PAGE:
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Chinese Buyers May Cancel U.S. Soybean Orders
USAgNet - 12/01/2020

Some Chinese soybean importers and processors are looking to cancel deals signed for U.S. cargoes for December and January shipment, after crushing margins collapsed following a steep rally in Chicago futures, three trade sources said.

According to Reuters, this is a first sign of slowing Chinese demand after a five-month buying spree that combined with dryness in top producer Brazil to add more than quarter to benchmark Chicago futures since the crop year began on Sep. 1, and 13% this month. China is the world’s biggest soybean importer, accounting for more than 60% of shipments.

“Small private soybean importers are trying to wash out December and January U.S. soybean shipments as crush margins have turned negative,” said one trader at a leading soybean processor in China. “This is for those importers who bought cargoes but did not (set the) price in the futures market.”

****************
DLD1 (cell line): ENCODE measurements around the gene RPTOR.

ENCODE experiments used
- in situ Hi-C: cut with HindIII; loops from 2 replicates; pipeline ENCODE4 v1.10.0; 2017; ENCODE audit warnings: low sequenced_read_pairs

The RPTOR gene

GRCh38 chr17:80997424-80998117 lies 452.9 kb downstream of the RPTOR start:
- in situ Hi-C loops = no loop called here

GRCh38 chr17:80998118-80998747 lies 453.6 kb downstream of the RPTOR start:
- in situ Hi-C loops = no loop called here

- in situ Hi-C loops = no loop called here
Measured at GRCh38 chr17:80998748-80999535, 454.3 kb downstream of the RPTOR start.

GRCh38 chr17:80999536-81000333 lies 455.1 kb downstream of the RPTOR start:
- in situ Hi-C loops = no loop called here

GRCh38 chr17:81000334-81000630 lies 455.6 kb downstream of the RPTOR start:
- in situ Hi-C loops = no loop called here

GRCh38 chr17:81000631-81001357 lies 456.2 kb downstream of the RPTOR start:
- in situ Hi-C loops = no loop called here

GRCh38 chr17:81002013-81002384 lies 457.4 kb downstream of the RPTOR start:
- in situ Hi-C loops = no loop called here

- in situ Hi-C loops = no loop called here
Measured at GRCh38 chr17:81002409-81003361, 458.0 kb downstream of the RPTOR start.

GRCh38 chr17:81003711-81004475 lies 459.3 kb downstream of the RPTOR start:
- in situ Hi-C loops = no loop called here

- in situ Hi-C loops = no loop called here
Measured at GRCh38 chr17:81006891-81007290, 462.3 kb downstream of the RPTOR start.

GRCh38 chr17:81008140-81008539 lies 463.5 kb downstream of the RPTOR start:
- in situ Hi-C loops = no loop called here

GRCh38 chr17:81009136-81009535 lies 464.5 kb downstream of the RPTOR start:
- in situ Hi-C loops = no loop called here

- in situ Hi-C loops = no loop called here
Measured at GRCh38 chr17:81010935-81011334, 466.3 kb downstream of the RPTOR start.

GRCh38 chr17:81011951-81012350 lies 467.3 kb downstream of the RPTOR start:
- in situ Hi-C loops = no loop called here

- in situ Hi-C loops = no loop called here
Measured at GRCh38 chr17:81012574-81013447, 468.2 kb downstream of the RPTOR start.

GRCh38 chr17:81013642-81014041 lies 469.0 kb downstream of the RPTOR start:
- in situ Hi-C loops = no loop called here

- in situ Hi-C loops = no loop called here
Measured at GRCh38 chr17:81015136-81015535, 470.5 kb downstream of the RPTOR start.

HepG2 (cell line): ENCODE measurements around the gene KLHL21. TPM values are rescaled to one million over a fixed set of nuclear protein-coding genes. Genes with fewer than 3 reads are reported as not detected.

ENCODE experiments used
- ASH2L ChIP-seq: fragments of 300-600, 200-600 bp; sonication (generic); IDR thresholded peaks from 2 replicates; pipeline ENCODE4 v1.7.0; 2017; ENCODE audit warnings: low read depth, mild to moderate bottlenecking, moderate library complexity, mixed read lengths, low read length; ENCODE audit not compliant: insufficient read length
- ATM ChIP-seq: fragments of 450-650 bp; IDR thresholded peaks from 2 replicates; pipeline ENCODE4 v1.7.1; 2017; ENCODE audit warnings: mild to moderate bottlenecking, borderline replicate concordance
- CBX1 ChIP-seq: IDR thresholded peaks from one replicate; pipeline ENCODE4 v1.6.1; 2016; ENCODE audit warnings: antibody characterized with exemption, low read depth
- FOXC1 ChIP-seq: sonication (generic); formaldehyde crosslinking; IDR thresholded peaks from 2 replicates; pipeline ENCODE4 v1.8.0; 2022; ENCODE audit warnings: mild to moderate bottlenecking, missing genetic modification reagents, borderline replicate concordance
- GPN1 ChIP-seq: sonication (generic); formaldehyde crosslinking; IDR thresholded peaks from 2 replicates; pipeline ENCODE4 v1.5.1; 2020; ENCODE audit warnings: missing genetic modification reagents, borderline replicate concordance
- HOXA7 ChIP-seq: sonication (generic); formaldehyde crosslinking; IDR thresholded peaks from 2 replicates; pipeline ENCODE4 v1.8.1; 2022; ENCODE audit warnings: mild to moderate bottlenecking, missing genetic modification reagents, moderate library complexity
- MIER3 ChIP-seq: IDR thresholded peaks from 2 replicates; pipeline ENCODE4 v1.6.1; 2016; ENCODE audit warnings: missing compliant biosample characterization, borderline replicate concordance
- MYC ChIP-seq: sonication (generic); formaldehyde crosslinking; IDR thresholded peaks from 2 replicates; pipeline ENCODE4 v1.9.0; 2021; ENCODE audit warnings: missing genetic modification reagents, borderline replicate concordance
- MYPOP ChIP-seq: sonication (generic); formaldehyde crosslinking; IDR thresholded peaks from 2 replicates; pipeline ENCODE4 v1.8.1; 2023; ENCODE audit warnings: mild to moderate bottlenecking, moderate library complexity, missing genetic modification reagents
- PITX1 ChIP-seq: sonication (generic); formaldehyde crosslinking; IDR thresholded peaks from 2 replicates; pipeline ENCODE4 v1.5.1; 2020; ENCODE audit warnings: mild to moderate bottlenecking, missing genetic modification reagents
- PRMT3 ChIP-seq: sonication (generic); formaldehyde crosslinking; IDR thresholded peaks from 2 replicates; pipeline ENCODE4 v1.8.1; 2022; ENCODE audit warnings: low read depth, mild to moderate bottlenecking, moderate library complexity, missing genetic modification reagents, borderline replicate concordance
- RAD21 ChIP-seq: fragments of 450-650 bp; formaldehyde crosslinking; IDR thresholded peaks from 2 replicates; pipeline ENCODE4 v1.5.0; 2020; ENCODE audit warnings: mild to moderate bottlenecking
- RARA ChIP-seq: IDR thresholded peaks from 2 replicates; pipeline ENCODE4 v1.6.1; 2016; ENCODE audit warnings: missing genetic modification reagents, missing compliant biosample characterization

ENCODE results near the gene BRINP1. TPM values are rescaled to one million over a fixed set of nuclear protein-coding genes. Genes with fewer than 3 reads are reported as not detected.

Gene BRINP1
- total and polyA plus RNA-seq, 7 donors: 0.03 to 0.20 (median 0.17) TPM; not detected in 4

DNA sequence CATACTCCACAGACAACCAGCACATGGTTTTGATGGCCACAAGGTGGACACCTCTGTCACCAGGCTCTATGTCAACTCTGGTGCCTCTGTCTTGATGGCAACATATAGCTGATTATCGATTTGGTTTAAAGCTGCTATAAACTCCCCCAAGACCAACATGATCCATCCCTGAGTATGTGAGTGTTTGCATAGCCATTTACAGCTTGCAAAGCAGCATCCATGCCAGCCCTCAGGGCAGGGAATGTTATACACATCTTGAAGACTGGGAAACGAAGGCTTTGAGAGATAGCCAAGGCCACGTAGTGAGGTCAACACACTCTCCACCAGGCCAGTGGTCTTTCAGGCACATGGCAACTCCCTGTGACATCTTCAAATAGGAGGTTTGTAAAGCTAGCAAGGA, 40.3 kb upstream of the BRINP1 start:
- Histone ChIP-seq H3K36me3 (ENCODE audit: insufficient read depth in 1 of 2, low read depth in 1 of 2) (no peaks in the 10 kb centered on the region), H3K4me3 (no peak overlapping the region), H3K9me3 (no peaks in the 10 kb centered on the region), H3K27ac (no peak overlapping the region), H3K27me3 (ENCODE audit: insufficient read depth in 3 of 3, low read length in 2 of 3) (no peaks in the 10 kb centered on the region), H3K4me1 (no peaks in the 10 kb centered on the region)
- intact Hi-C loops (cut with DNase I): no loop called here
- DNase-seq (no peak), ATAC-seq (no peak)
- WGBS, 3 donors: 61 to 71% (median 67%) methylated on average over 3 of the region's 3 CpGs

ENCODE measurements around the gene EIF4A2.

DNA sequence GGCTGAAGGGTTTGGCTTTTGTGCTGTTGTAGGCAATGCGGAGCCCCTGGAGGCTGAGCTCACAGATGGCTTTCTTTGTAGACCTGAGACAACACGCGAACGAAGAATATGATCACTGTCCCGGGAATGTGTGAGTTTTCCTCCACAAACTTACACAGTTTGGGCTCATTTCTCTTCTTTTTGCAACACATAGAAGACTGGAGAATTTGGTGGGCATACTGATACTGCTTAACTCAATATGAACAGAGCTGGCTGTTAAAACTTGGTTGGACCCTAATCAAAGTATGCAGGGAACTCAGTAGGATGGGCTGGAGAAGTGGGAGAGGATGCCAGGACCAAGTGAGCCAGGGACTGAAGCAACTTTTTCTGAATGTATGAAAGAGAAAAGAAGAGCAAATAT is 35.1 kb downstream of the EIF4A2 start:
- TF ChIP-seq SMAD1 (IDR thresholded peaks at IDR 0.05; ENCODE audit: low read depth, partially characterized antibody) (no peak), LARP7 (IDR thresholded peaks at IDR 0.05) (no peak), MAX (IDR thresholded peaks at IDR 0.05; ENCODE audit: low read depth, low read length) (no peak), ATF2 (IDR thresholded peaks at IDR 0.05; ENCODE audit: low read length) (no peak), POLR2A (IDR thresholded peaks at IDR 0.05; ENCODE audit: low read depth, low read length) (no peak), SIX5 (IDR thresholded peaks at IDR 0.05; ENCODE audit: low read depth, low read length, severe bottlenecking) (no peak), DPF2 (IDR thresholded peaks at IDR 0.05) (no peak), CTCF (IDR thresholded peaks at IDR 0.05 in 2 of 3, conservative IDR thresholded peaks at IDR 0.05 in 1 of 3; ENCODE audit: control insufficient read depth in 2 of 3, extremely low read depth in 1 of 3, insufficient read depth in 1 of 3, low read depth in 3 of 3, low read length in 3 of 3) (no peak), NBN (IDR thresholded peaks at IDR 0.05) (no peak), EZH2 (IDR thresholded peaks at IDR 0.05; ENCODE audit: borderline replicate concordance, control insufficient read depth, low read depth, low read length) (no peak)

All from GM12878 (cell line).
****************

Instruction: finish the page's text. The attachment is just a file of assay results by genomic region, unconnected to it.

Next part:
Soybeans are crushed for oil, used mainly in cooking, and soymeal, an animal feed vital to the hog and poultry sectors. China stepped up soy imports to a record this year as it rebuilds a pig herd decimated by deadly African swine fever in 2018 and 2019.

Beijing has also hastened U.S. soybean purchases to comply with “phase 1” of the U.S-China trade deal, which called for massive increases in its purchases of farm goods. Soybeans have historically been the most valuable U.S. farm export.

Profitable domestic crush margins combined with multiyear-low U.S. soy prices this summer triggered strong Chinese buying of U.S. supplies from August, ensuring that U.S. exports to China started the 2020-21 crop year at a record pace.

However, this month’s steep advance in prices is starting to erode buyer enthusiasm.


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